Charles Ashley Moore
Bender of Minds, Rules, and Assorted Pipe Cleaners
I’m a revolutionary. An anarchist. And I don’t care for most things mainstream, though I’m not necessarily against the whole flow. Take what you need and leave the rest seems a good maxim to me.
I became the founder of Dirt Road Rock way back in the 20th century while trudging barefoot in overalls down a red dirt road in Washington County, Georgia. Prior to that, I established Bag Music on the West Coast. It's a derivative of John and Yoko’s Bagism, the main difference being that, instead of wearing bags to stress the true value of a message over the perceived value of the messenger, Baggies stuff others into bags with the intent of shutting them up and controlling the narrative.
Obviously, the Baggy methodology goes back further than John and Yoko, the bagging of people being the preferred policy of every government in the history of the world. The Baggist musical approach differs from Statism, however, in that Baggies only bag musicians from rival bands on a bill with us and release them alive after we've rocked the house all night. The State, by contrast, prefers indiscriminately bagging up corpses for eternity. In any case, this was before anyone knew who Weezer was. So it’s quite plausible that we accidentally massacred their name on a flier for a Bag Dance. Accidental or not, nobody can prove who stuffed them into bags that night, and we refuse to accept responsibility for the acts of our fans. The shame associated with having been bagged is usually sufficient to silence Bagamuffins on the topic of their bagging. So it's doubtful anyone has heard of The Bagging of Weezer Vance. If anyone has, my unequivocal opinion is that it’s a myth.
In between the establishment of Bag Music and the founding of Dirt Road Rock, I played Blues guitar with Smoke in San Francisco and Reggae bass with The Good Herbs in Athens, GA. I still play Reggae bass with those cats on occasion, though we presently sail under the banner of E.R.E. (Eclectic Roots Ensemble). Here’s a link to hear and download a live Reggae set for free: E.R.E. live /December 20th, 2019 / The Masquerade, Atlanta, GA.
I also toured the Southeast with a “Jam Band” from Athens, GA called Tibbetts Street. We were known mostly for burning down vast forests of glaucoma medication, swimming up wide rivers of toadstool tea, and falling over grease vats with Colonel Bruce Hampton when the moon wasn’t bright enough to light the alley behind a juke. We disbanded after a Savannah Country Club member in deceitful pantaloons arrested the development of my metaphorical golf game with a proverbial six iron. My handicap was judged unacceptably high, so I was paired with a professional and compelled to sing “In the Jailhouse Now.”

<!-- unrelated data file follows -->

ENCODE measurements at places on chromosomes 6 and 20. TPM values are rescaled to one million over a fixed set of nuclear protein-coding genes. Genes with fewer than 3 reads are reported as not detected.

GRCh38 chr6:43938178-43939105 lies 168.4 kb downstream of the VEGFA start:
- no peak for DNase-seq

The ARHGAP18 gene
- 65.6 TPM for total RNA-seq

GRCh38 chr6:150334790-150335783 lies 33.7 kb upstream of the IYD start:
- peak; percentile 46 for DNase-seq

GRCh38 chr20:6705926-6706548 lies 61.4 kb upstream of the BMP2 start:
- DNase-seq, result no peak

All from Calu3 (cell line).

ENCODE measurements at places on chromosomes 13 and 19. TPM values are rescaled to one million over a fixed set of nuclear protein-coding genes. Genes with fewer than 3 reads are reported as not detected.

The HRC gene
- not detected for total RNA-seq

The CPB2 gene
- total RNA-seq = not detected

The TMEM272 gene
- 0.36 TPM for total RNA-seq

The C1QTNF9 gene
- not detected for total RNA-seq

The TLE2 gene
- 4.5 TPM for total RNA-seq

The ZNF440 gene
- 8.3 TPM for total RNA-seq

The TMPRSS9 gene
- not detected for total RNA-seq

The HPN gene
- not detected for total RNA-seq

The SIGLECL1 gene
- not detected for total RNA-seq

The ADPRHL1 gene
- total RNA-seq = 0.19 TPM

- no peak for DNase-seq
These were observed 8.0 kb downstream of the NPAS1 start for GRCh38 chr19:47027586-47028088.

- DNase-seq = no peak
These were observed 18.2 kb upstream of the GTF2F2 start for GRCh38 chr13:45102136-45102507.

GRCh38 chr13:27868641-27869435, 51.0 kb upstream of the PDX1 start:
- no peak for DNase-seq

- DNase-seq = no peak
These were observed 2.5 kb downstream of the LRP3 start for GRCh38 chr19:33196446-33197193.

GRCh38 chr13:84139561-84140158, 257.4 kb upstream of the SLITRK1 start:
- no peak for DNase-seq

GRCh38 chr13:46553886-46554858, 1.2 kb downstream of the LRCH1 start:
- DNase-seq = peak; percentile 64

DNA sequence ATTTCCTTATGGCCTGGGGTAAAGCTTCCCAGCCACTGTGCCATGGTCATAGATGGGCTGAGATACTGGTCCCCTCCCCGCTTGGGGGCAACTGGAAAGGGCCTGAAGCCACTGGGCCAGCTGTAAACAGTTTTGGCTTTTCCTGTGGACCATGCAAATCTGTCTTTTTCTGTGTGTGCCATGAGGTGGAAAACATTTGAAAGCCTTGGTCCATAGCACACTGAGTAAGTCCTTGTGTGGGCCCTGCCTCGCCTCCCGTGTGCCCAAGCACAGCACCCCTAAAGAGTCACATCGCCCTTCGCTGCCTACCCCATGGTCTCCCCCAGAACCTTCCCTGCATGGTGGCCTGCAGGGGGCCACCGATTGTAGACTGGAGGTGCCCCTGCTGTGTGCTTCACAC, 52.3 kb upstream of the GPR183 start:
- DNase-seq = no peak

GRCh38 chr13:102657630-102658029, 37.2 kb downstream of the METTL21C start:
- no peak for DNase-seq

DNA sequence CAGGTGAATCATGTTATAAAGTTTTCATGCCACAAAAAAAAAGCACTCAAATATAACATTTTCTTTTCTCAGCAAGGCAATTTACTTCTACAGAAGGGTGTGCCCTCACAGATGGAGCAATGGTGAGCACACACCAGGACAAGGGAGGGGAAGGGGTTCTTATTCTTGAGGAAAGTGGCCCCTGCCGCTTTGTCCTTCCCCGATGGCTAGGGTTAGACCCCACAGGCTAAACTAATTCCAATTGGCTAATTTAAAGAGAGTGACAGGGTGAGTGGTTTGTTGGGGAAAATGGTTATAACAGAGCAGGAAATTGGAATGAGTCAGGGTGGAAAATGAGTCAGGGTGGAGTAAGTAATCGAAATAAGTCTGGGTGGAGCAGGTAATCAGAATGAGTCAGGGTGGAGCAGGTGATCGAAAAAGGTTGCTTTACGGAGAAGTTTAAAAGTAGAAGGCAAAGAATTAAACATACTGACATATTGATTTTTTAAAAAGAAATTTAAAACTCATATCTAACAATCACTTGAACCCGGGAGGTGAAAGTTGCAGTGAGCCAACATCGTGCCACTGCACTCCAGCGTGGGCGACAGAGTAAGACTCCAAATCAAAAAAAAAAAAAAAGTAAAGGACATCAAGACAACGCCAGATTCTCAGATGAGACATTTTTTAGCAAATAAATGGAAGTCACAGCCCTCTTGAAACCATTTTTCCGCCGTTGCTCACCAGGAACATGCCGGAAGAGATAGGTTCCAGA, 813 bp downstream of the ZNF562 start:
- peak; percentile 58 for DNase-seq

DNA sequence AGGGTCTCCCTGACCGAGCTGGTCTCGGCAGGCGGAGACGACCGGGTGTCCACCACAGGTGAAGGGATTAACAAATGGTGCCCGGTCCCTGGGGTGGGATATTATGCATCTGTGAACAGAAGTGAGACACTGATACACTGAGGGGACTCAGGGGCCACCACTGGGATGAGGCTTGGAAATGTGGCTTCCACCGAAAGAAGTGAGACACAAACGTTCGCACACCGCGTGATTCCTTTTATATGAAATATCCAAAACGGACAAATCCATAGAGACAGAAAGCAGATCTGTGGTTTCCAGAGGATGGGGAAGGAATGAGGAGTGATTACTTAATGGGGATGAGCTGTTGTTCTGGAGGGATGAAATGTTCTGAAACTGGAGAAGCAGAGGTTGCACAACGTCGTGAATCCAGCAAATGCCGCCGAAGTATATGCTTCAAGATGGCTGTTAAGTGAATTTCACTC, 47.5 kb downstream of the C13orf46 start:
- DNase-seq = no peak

With that dismal performance behind me, I quit touring and went back to school, declining a partial scholarship to the Berserklee Collage of Muzak in favor of a full ride studying upright bass with a Berklee alum. "Frankly, I could’ve gone either way on that decision, but a thorough review of U.S. weather patterns swung me towards North Florida." The best part was a humbling performance with Michael Brecker wherein the great wizard convincingly argued for the existence of a terrifying chasm between those merely interested in playing an instrument and those intent on mastery.
Later, after a Tibbetts Street reunion turned sour, I funked it up with Sammy Suspect until Sammy got distracted by a plate of churrasco. Next, I got distracted by a deviled egg in blue cheese dressing, then I turned sour. But I carved a cheerful canyon through that murky forest by leaning on my trusty axe (playing bass and guitar in a Country band, doing solo acoustic shows, and releasing a record or two). So far, at least, I’ve survived the perils of that forest in this way. Survival is a constant struggle though. So I’m here for now, trudging along, and I'm still making music, which I hope you enjoy hearing as much as I enjoy playing. Everything here's for free, which is how it comes to me, so please take something with you when you go. If you feel like bartering, kindly send me a note from the "Contact" page. I love pen pals. I'm glad you dropped by, and I hope you'll stay in touch. Love, freedom, solidarity...